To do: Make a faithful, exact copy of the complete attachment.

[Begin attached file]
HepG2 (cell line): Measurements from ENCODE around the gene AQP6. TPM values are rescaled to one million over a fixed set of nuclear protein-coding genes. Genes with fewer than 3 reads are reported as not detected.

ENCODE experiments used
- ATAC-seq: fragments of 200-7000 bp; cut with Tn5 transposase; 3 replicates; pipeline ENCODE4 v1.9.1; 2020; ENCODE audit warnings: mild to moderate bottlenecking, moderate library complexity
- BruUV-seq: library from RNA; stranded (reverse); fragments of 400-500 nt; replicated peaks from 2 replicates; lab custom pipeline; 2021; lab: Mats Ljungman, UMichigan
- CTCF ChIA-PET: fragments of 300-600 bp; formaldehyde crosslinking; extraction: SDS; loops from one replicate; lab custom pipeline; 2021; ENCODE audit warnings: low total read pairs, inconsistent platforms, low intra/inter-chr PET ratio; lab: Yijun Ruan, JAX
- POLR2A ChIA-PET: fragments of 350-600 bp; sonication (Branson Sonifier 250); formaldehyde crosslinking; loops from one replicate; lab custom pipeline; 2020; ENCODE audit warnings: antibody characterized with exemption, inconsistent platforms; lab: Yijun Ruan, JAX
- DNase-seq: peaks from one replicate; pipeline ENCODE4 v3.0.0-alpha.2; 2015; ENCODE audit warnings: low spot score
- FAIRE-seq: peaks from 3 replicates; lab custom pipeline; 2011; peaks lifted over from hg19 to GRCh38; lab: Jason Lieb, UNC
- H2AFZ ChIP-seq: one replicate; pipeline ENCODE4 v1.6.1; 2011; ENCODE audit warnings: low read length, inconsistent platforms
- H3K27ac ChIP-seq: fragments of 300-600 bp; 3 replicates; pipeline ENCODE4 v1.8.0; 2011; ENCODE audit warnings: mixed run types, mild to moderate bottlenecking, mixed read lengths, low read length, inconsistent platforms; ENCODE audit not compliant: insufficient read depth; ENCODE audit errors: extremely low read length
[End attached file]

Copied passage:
HepG2 (cell line): Measurements from ENCODE around the gene AQP6. TPM values are rescaled to one million over a fixed set of nuclear protein-coding genes. Genes with fewer than 3 reads are reported as not detected.

ENCODE experiments used
- ATAC-seq: fragments of 200-7000 bp; cut with Tn5 transposase; 3 replicates; pipeline ENCODE4 v1.9.1; 2020; ENCODE audit warnings: mild to moderate bottlenecking, moderate library complexity
- BruUV-seq: library from RNA; stranded (reverse); fragments of 400-500 nt; replicated peaks from 2 replicates; lab custom pipeline; 2021; lab: Mats Ljungman, UMichigan
- CTCF ChIA-PET: fragments of 300-600 bp; formaldehyde crosslinking; extraction: SDS; loops from one replicate; lab custom pipeline; 2021; ENCODE audit warnings: low total read pairs, inconsistent platforms, low intra/inter-chr PET ratio; lab: Yijun Ruan, JAX
- POLR2A ChIA-PET: fragments of 350-600 bp; sonication (Branson Sonifier 250); formaldehyde crosslinking; loops from one replicate; lab custom pipeline; 2020; ENCODE audit warnings: antibody characterized with exemption, inconsistent platforms; lab: Yijun Ruan, JAX
- DNase-seq: peaks from one replicate; pipeline ENCODE4 v3.0.0-alpha.2; 2015; ENCODE audit warnings: low spot score
- FAIRE-seq: peaks from 3 replicates; lab custom pipeline; 2011; peaks lifted over from hg19 to GRCh38; lab: Jason Lieb, UNC
- H2AFZ ChIP-seq: one replicate; pipeline ENCODE4 v1.6.1; 2011; ENCODE audit warnings: low read length, inconsistent platforms
- H3K27ac ChIP-seq: fragments of 300-600 bp; 3 replicates; pipeline ENCODE4 v1.8.0; 2011; ENCODE audit warnings: mixed run types, mild to moderate bottlenecking, mixed read lengths, low read length, inconsistent platforms; ENCODE audit not compliant: insufficient read depth; ENCODE audit errors: extremely low read length